This period mystery made in 1950 and starring a very young and incredibly beautiful Jean Simmons really is a little known gem of British cinema and I highly recommend it to anyone who hasn’t seen it. Chances are, a good number of you haven’t even heard of it because it rarely crops up on anyone’s list of must-see movies. But do yourself a favour and don’t let that put you off – it’ll grip you from beginning to end!
Simmons plays Vicky Barton, who along with her brother Johnny (David Tomlinson – perhaps better known for his roles in Bedknobs and Broomsticks and Mary Poppins) is en route from Naples to the Paris Exposition of 1889. She is brimming with excitement at her first visit to the French capital and can’t wait to be one of the first people to climb the new Eiffel Tower. Johnny though is more reserved, one might even describe him as stuffy but he’s willing to endure the sightseeing to please his dear little sister. Vicky is keen to stay in Paris for at least a week but he’s only booked their hotel rooms for two nights and doubts whether they will be able to extend their booking on account of the crowds that have descended on the city for the Expo. He’s also tired and keen to get home to England.
On arrival at their hotel, Vicky and her brother are welcomed by owner and manager Madame Hervé (Cathleen Nesbitt), a chalk cliff-faced widower if ever there was one and she gives them the keys to their rooms, 17 and 19. Johnny is about to sign the hotel register when he is distracted by a missing item of luggage and while he pops outside to their coach to retrieve it, Vicky signs the register instead. After having settled into their rooms, Vicky drags poor tired Johnny out for a night on the town and following dinner they head to Moulin Rouge where she encounters George Hathaway (Dirk Bogarde), a charming young artist living in Paris. However, George is with friends and so their encounter is only brief.
Back at the hotel, Vicky leaves her brother in the lobby to enjoy a nightcap and she heads up to her room with the threat that she’ll drag him out of bed at 9 in the morning. As Johnny enjoys his drink, George appears with his friends who just so happen to be staying in the same hotel. He asks Johnny if he has change for a 100 franc note because he doesn’t have anything smaller to pay his cab fare but the best Johnny can do is lend him 50 francs, which he does. George promises to pay him back in the morning. And so nightcap imbibed, exhausted Johnny finally retires to his bed behind door number 19.
In the morning when Vicky trots down the corridor towards her brother’s room his door isn’t where she thought it was and on closer inspection, door number 19 opens to reveal a communal bathroom. Assuming she must have remembered his room number wrongly, she asks Madame Hervé which room her brother is in to which she is told – “Your brother? But surely you are here alone.’ Startled, she asks the hotel porter who confirms that she arrived on her own and the register backs up their story because only her name is in it. In fact, there’s no evidence of her brother at all, not even the room he was supposed to have taken. And so begins a wonderfully paced yarn full of Victorian etiquette and charm that will keep you guessing right up to the end.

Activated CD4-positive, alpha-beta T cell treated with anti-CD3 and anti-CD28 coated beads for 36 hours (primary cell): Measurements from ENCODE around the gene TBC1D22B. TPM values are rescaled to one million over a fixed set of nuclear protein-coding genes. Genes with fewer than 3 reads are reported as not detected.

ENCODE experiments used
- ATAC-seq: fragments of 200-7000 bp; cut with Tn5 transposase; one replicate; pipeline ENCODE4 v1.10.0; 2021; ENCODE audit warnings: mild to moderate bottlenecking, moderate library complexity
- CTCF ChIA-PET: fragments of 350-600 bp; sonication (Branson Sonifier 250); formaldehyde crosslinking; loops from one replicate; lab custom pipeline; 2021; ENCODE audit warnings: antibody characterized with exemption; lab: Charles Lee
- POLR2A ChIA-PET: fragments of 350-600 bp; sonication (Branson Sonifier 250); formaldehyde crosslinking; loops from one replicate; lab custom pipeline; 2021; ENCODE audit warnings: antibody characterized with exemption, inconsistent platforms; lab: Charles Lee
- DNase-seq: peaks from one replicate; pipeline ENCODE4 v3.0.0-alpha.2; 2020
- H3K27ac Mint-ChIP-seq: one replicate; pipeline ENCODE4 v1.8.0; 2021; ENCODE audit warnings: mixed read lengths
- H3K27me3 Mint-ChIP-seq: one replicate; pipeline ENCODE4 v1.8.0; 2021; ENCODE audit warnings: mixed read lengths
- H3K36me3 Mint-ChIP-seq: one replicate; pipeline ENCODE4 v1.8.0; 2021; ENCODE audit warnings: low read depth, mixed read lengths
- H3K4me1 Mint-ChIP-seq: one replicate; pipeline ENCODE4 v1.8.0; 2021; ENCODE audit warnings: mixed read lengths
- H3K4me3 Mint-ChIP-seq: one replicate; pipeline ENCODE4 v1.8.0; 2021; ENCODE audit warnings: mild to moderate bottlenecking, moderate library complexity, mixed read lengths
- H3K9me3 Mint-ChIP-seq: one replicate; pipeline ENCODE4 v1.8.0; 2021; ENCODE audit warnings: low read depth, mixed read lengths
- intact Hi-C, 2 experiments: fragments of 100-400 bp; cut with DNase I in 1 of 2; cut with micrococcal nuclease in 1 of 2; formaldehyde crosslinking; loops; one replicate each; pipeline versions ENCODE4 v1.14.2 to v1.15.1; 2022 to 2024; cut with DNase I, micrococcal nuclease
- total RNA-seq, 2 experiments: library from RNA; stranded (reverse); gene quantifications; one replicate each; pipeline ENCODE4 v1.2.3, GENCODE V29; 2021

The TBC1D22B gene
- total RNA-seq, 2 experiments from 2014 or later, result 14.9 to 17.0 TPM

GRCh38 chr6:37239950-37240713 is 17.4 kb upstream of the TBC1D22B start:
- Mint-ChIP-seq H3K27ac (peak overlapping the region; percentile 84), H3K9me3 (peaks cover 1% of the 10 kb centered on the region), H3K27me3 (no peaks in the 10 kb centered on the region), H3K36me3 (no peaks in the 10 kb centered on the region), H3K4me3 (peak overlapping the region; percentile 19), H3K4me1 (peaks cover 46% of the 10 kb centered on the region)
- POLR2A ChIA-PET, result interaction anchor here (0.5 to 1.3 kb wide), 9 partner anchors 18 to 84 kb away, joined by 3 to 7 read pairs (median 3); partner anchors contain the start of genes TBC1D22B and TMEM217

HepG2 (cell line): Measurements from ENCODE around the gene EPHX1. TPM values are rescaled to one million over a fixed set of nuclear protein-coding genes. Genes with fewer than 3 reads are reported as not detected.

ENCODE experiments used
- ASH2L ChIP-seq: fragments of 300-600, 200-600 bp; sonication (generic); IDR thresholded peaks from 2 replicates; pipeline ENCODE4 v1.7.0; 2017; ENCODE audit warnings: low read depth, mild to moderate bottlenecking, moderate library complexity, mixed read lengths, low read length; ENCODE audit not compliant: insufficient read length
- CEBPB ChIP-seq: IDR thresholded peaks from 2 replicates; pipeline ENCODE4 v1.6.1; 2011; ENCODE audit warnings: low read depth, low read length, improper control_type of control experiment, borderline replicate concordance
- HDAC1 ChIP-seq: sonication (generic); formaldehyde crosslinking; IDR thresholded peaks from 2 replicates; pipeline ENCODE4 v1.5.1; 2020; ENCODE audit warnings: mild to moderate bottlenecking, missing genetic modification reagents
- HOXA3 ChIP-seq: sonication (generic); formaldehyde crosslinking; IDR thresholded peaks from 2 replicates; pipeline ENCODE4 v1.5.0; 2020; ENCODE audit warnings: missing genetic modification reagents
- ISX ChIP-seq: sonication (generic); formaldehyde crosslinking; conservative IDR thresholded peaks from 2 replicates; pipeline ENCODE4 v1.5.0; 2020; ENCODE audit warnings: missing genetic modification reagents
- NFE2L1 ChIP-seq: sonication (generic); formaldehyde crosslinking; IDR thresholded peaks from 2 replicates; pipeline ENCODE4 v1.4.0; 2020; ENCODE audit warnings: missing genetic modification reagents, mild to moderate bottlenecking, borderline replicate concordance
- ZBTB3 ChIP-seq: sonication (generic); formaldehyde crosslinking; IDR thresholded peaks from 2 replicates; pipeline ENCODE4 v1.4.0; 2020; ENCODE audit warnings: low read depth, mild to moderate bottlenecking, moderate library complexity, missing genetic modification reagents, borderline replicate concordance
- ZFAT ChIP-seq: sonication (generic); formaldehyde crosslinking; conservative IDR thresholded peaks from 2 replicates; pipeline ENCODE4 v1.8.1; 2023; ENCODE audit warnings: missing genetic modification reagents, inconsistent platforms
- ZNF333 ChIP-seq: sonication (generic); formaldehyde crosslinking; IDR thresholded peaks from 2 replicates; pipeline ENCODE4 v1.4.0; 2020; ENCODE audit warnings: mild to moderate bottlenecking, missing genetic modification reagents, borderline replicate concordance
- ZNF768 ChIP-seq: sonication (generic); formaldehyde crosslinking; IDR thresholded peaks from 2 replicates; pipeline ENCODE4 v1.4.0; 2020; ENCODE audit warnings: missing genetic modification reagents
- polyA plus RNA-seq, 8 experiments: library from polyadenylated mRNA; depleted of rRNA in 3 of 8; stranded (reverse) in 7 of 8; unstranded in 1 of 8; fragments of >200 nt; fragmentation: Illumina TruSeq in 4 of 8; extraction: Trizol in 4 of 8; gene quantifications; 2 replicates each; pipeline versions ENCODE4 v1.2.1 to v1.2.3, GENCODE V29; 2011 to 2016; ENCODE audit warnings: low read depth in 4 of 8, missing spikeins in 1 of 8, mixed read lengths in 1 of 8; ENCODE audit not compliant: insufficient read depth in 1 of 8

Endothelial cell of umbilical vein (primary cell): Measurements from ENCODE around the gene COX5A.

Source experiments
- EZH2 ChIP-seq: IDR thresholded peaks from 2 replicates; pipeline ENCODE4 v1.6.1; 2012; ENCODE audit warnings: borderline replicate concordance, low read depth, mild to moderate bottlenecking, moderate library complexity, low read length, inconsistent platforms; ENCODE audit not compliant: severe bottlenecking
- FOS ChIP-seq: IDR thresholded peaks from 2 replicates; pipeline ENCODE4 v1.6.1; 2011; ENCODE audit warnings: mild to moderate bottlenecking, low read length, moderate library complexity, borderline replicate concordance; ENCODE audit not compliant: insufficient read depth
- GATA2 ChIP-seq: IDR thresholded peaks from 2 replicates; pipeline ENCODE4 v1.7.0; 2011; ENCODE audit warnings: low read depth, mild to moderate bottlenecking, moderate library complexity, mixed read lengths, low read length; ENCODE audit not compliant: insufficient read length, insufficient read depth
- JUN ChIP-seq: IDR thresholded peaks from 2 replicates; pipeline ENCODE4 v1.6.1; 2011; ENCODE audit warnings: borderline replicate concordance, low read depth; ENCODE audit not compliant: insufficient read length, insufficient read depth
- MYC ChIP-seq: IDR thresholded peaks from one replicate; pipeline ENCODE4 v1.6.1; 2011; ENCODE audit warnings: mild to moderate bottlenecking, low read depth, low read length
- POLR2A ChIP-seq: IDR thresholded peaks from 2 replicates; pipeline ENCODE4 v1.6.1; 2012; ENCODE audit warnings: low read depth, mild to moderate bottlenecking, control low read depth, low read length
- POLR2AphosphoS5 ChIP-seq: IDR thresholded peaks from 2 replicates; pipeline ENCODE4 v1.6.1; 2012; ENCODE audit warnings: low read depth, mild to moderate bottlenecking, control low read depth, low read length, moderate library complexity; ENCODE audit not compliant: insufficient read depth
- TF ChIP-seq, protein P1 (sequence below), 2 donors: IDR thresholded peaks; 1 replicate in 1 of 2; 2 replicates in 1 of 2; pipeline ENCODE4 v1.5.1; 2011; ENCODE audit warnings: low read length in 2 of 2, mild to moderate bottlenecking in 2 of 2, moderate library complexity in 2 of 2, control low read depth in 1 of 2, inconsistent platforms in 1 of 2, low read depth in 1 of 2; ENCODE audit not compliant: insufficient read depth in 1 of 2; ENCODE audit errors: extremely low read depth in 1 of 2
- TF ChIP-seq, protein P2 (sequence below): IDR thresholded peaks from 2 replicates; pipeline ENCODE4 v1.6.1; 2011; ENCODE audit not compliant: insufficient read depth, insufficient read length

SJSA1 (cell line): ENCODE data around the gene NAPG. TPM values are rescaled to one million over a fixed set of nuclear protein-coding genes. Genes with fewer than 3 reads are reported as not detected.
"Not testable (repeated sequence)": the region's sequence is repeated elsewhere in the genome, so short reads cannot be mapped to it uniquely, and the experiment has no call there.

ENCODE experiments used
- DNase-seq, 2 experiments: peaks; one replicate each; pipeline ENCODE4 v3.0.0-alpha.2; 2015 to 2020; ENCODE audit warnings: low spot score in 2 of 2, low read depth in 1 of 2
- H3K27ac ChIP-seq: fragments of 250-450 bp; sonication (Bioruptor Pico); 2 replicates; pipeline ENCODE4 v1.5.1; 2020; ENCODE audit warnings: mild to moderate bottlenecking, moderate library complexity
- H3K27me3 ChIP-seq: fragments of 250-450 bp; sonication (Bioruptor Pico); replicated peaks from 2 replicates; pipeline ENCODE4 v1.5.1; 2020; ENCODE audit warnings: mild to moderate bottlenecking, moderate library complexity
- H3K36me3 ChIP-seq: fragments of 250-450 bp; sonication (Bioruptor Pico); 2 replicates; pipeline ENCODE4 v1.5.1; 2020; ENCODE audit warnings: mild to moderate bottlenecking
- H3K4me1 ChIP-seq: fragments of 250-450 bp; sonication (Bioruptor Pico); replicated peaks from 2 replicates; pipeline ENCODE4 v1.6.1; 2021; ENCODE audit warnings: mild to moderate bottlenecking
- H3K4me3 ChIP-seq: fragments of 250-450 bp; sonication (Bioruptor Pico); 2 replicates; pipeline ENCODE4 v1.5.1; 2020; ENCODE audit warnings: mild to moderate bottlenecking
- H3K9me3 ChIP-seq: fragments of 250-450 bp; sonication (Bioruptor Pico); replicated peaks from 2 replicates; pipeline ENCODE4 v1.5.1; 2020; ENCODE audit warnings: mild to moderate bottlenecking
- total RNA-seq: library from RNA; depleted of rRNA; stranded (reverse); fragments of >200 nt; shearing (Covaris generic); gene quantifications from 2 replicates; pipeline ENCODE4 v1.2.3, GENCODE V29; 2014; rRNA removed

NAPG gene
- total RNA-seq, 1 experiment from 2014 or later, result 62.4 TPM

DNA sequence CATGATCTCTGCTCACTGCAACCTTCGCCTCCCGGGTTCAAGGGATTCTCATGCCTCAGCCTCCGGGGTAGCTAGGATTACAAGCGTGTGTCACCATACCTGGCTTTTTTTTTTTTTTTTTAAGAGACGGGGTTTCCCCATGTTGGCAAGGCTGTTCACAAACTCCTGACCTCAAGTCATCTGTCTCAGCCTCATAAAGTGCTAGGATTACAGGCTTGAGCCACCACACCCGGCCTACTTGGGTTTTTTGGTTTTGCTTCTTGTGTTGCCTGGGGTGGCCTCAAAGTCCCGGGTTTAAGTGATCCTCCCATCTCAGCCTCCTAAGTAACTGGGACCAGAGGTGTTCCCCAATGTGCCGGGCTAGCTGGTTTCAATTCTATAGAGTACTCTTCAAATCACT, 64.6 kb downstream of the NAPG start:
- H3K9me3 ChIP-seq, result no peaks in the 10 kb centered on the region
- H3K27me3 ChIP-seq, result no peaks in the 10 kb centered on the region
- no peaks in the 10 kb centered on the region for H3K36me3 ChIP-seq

I would be doing you a disservice if I revealed the rest of the plot so I won’t but I will say that Vicky seeks help from the dashing young George who is only too happy to come to this fair maiden’s aid. Simmons is just terrific as the confused and rather helpless innocent abroad and Bogarde plays his part of the raffish young hero as easily as he does in many of his movies. The sets and costumes are splendid as are the exterior shots; you’d never guess it was filmed entirely at Pinewood and to add to the film’s overall authenticity many of the British supporting cast (who are all excellent by the way), speak French like natives. The audience is not distracted by unnecessary subtitles either and it works because even if you don’t understand the language, you understand body language. Sometimes a shrug of the shoulders or a wave of a hand can relate as much as any line of dialogue.
Written by Hugh Mills and Anthony Thorne and directed by Terence Fisher and Antony Darnborough the film has parts that will make you giggle and others that will send a shiver down your spine. Imagine being a stranger in a strange land with no money and very little knowledge of your environment only to be told the person you arrived with (and more worryingly your guardian – the person who was looking after you) was but a figment of your imagination! A hard to imagine scenario, isn’t it but scary nonetheless. But did it really happen? Well, according to legend it did (with a slight variation on the characters) although there is no evidence to back up this claim (sounds like poor young Vicky).
So Long at the Fair is an intriguing British noir, a dark little tale set in the city of light. It’s worth a look for many reasons not least because there’s something frighteningly real about it. Has such a thing really happened before? And in today’s complicated and technologically advanced world could such a scenario happen at all? Surely not. But just suppose the day before the opening ceremony at London 2012…